Paul O'Brian writes about Watchmen, trivia, albums, interactive fiction, and more.


Searching For Sugar Man

One of my favorite books as a teen, and a huge influence on me during that time, was a novel called The Armageddon Rag, by the then-little-known George R.R. Martin. The book is about… well, it’s about many things, including loss of innocence, the metaphorical end of the Sixties, the rewards and regrets inherent in revisiting the past, and the enormous power of music. The way it is about those things is that it follows a journalist investigating a murder, one that seems inextricably bound to the music of a fictional Zeppelin-esque defunct band called The Nazgûl, whose lead singer died on the same date as the murder. As the journalist investigates the story, he is startled to discover that the band is getting back together, and somebody who looks and sounds a whole lot like the singer is fronting them…

The documentary Searching For Sugar Man is about many things too, and the way it is about them is that it follows a journalist investigating how a beloved artist died. The artist’s name is Rodriguez. A Detroit singer-songwriter in the Dylan mold, he released a couple of albums in the early 70s — good albums, beloved by producers and critics, but completely ignored by the American audience. He quickly faded into total obscurity. Well, almost total. By some quirk, the albums became wildly popular in South Africa, their protest lyrics credited with awakening an anti-apartheid generation to the possibility and power of questioning authority. One South African describes Rodriguez’s popularity there like so: “If you went into any white, middle-class, liberal home in South Africa and started flipping through the record collection, there are three albums you’d always find: Abbey Road by The Beatles, Bridge Over Troubled Water by Simon & Garfunkel, and Cold Fact by Rodriguez.”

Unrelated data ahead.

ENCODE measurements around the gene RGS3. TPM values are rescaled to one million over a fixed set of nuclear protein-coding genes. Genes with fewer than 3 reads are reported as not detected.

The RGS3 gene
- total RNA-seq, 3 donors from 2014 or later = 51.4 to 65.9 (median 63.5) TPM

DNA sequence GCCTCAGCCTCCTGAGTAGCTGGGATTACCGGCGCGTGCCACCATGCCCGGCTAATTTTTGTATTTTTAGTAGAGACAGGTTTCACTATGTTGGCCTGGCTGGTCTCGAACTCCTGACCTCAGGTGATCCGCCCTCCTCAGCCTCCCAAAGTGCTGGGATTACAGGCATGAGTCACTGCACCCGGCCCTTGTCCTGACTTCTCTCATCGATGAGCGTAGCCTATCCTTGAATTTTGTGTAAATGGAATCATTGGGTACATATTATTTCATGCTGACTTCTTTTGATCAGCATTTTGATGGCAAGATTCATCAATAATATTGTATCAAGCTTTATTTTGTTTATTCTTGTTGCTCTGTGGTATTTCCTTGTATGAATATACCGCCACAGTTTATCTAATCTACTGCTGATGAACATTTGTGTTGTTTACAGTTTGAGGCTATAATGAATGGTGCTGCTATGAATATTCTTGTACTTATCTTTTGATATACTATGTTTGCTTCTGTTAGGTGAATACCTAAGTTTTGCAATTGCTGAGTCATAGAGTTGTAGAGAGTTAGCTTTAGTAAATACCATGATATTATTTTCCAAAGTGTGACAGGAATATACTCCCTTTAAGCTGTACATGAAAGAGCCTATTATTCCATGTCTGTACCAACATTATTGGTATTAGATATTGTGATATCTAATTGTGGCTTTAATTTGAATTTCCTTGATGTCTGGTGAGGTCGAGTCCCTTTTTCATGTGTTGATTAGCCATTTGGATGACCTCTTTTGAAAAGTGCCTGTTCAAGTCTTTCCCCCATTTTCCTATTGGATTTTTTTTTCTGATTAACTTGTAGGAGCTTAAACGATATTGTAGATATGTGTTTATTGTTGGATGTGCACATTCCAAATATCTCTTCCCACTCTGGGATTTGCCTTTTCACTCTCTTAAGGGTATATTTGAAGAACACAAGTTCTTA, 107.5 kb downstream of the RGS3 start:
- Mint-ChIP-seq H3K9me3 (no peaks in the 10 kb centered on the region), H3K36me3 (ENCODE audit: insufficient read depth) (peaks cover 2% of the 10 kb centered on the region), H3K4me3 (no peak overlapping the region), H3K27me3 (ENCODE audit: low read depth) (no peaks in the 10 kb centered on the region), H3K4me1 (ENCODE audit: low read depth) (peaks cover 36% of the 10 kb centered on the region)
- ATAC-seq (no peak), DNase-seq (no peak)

But while there are reams of information available about The Beatles and Simon & Garfunkel, South Africans could learn almost nothing about Rodriguez. They couldn’t even find out how he died, though many seemed to agree it was grisly in some way. Did he immolate himself on stage? Blow his brains out right after the encore? Nobody seems to know, so in the 1990s, South African music journalist Craig Bartholomew-Styrdom starts researching an article whose premise is: “How did Rodriguez die?” He followed the money, made a lot of phone calls, and also made use of this nifty new tool called the Internet. With fan Stephen Segerman, he created a website called “The Great Rodriguez Hunt”, casting far and wide for leads on the mystery.

I don’t want to reveal what he found. It’s best learned watching the film. Quoth Roger Ebert: “Let me just say it is miraculous and inspiring.” For me, it was like a mirror image of The Armageddon Rag: where the story of The Nazgûl is dark and apocalyptic, the story of Rodriguez is redemptive and luminous. Even better, the story of Rodriguez is true. I spent pretty much the entire movie thinking it was a hoax, along the lines of Dave Stewart’s Platinum Weird stunt a few years ago. Nope. It’s not a hoax. It is one hundred percent true, and it shone a light on a couple of things that really moved me.